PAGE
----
Consensus underestimates the damage President Trump could inflict on the US economy, the head of Hermes Investment Management has warned.
Donald Trump has defied the odds to become the next US president, an outcome that initially pummelled financial markets which had broadly been positioned for a Clinton victory.
Chief executive of Hermes, Saker Nusseibeh, is confident the markets will shrug off the results after an initial stutter, due to the similarly themed policy pitches from both presidential candidates.
But his fear resides in the long-term impact of the outcome, pointing to the prospect of Trump alienating nations through his foreign policy.
“The assumption is that Trump will listen to advice from professionals in the US State Department when dealing with foreign affairs, but on the campaign trail he demonstrated a clear willingness to dismiss professional advice, to the delight of his support base.
“Once again it is not a stretch to imagine Trump in talking to his home constituency might alienate the traditionally supportive Gulf nations with his Islamophobic comments.”
Mr Nusseibeh said this might then strengthen Iran’s influence in the region, which could threaten regional stability and therefore the oil price.
The Hermes boss also said governments rely on their reputation as a measure of trustworthiness in order to reduce their risk premium in capital markets.
“Given Trump’s unusual campaign, it is not a stretch to imagine him repeating his campaign talk of renegotiating US debt.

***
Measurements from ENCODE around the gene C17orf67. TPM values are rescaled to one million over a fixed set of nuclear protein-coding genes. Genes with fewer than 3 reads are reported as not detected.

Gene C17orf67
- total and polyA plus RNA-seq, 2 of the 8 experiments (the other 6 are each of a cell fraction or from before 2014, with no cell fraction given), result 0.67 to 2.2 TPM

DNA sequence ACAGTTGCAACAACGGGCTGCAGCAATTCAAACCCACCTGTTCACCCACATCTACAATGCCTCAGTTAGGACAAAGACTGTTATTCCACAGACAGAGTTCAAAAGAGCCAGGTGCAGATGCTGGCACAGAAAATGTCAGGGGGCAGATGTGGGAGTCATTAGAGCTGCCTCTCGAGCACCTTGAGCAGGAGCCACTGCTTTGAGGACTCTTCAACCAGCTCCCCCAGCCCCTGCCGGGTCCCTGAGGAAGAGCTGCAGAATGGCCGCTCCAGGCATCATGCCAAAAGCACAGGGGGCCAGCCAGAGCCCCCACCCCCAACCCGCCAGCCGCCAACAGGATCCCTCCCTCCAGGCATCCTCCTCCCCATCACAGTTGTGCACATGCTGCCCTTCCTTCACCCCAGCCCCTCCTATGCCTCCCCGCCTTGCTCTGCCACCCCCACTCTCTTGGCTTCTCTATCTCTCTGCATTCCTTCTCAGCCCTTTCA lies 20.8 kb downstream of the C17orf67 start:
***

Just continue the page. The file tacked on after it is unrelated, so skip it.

“Although everyone knows such an outcome is highly improbable, a president mentioning the idea might lead to serious volatility in US Treasury markets and an increase in the risk premium for US assets.”
According to Neil Williams, chief economist at Hermes, the markets will be on the back foot after Trump’s victory, given the potential his win could disrupt financial assets, macro-economics, and trade policy.
“With some of his trade and immigration proposals looking extreme, though, he will doubtless have to water them down to get past a Congress that was losing faith in his candidacy.”
Mr Williams said a fresh bout of volatility will now blur the path for US interest rates, but said this still doesn’t point to an aggressive Federal Reserve.
“The short-term stimulus from Trump’s sizeable fiscal expansion should be muted by his threat of widespread protectionism, and the possibility of a hit to US asset prices.”
Douglas McWilliams, president for the Centre for Economics and Business Research, argued many will be worse off as a result of the vote, with the economy “decisively so” as a result of less immigration and reduced trade.
The markets have been marked down, which Mr McWilliams said is a logical response to fears of less growth from trade wars.
He said the UK could probably gain from Trump, while Japan and Korea clearly lose out, as does much of Latin American and the Arab world.